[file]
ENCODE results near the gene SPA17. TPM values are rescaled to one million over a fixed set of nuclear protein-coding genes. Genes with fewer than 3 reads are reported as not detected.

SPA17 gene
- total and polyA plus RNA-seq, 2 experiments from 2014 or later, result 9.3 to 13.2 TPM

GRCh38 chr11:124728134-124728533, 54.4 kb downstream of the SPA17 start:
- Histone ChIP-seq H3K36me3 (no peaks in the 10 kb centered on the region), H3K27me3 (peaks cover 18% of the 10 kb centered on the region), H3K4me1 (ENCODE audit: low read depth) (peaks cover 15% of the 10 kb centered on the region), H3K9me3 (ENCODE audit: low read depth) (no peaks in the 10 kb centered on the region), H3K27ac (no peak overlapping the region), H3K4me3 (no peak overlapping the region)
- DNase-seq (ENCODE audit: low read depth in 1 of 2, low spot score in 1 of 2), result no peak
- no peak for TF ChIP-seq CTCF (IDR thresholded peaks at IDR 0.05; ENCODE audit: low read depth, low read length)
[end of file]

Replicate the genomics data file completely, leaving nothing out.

ENCODE results near the gene SPA17. TPM values are rescaled to one million over a fixed set of nuclear protein-coding genes. Genes with fewer than 3 reads are reported as not detected.

SPA17 gene
- total and polyA plus RNA-seq, 2 experiments from 2014 or later, result 9.3 to 13.2 TPM

GRCh38 chr11:124728134-124728533, 54.4 kb downstream of the SPA17 start:
- Histone ChIP-seq H3K36me3 (no peaks in the 10 kb centered on the region), H3K27me3 (peaks cover 18% of the 10 kb centered on the region), H3K4me1 (ENCODE audit: low read depth) (peaks cover 15% of the 10 kb centered on the region), H3K9me3 (ENCODE audit: low read depth) (no peaks in the 10 kb centered on the region), H3K27ac (no peak overlapping the region), H3K4me3 (no peak overlapping the region)
- DNase-seq (ENCODE audit: low read depth in 1 of 2, low spot score in 1 of 2), result no peak
- no peak for TF ChIP-seq CTCF (IDR thresholded peaks at IDR 0.05; ENCODE audit: low read depth, low read length)